Comparing these 2 tents may be comparing apples to oranges because there are different factors that come into play when deciding to use each one. I'm going to do my best to provide a run-down of both of them and give you my opinion.
- What kind of camping will I be doing? The Gazelle is great for general camping. If we're camping and we want to do some sightseeing, this is the tent. I would use the Rhino-Rack if we were overlanding and were going to stay put for at least a couple of days.
- What time of year is it? My first experience in the Rhino-Rack was in mid-July...in the Southeastern USA. That means it was hot and humid. Even with the huge doors on all sides of the Rhino-Rack very little air went through the tent. We put a fan in the top of the tent and didn't get a lot of relief. I've gotta give this question to the Gazelle. I think we would have stayed cooler in it. We've camped in warm weather with the Gazelle and actually ended up getting a little too cool with the fan going.
- That being said...I think the Rhino-Rack would be awesome for winter camping. Robert has a little stove that can be brought in and vented out of a door to make it even warmer.
- Which is faster to set up? Hands down...the Gazelle. While the Rhino-Rack was pretty quick (especially comparing it to your standard camping tent), nothing beats the quickness of a Gazelle. Before putting up the awning tent the awning has to be out, so that takes a few extra minutes. Unless you use the tent as a "stand-alone", which can be done.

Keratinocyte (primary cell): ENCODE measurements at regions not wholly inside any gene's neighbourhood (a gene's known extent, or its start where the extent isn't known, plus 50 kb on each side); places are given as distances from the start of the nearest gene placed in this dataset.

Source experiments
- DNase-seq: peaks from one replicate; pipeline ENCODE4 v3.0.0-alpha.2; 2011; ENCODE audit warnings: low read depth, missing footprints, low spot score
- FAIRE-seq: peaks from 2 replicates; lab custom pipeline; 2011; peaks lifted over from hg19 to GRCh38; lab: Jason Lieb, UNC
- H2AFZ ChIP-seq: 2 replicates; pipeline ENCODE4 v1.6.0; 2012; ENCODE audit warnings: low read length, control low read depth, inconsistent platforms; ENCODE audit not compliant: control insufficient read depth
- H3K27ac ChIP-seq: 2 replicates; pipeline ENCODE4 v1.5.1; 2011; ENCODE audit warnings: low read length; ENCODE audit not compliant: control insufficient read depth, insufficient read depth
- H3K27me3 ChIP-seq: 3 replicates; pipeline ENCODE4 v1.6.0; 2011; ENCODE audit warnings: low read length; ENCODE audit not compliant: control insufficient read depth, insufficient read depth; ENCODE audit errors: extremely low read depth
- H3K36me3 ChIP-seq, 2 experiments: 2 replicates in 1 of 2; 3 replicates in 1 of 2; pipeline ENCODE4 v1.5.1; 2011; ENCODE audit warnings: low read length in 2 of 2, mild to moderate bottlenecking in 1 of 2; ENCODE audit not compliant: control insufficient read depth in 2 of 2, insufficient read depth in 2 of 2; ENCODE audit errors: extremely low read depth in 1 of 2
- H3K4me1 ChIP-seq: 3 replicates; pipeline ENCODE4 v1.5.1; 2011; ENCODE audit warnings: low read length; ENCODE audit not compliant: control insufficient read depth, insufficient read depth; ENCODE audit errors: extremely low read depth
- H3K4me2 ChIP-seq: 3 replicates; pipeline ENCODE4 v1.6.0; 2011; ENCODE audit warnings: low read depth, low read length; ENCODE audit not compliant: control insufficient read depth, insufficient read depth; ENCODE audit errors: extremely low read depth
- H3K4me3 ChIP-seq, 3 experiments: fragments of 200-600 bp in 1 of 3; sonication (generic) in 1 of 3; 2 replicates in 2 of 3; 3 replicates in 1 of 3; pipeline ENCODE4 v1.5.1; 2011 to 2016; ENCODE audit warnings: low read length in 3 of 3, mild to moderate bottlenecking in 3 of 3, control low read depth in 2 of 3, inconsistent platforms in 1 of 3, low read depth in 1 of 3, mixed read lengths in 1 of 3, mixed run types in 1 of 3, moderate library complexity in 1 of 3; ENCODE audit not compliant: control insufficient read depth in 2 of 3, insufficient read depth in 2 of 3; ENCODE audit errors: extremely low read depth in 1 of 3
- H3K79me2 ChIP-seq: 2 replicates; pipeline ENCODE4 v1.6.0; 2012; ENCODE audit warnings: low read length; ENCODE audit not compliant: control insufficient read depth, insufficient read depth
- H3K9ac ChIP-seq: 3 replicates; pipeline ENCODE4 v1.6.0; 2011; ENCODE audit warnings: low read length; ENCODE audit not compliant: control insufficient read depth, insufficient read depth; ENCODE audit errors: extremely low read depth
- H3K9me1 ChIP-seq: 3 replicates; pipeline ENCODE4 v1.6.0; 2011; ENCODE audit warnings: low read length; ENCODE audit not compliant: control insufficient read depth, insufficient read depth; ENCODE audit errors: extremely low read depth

- What about tear-down? Again, the Gazelle. The Rhino-Rack is so airtight that air bubbles in the tent when taking it down. Of course, it helps to have the doors unzipped a bit to let the air escape. Considering the time it takes to put either tent in their respective bags, it really doesn't take that much more time to put the Rhino-Rack away than it does the Gazelle. I just think the Gazelle has a slight advantage. Again, take into account that the awning also has to be put up so add a few more minutes to the awning tent.
- Which will keep you dry if it rains? This one is a toss-up. We've been in the Rhino-Rack in a good hard rain, and if we had zipped up all of the doors we would have stayed completely dry. The Gazelle has also kept us dry without any problems. The Gazelle will keep you more comfortable when you're in a summer rain because chances are you'll be able to have most of the windows open with the rain fly keeping the rain out. The Rhino-Rack attaches to the awning and has a door so we can easily get into the van without getting wet so this tent may have a slight upper hand. Of course, the campsite could be configured to have the Gazelle next to the awning (when not using the Rhino-Rack) to keep you drier. Like I said, it's a toss-up. Both do equally well in the wind. We've had the Gazelle in extreme wind in Canada on the St. Lawrence and it held up exceptionally well.
|View of the back door of the Rhino-Rack opening to the van|
- What about space? Which one has more room? Keep in mind that the Rhino-Rack is a straight up and down square. The Gazelle gives a little more room on the sides since they bow out a bit. The sides of the Gazelle aren't as tall as the Rhino-Rack. We use 2 cots when we camp. With the Rhino-Rack Robert barely had enough room length-wise. There was no room to walk around the cots at the bottom or top. With the Gazelle, there is a little bit of room. There seemed to be more room on the sides of the cots with the Gazelle as well. I'm not sure how much this little difference matters; all you're doing is sleeping anyway.
|Both cots inside of the Gazelle T4 Hub Tent with room around the sides and bottom to spare|
- What about the cost? The Rhino-Rack Sunseeker Base Tent is $539.10; the Gazelle T4 Hub Tent is $459.99 but they have sales what seems like all the time. At the time of this posting, the Rhino-Rack was out of stock and it looks like it would have to be bought internationally and then shipped to the USA.
|Portsmouth Island, NC|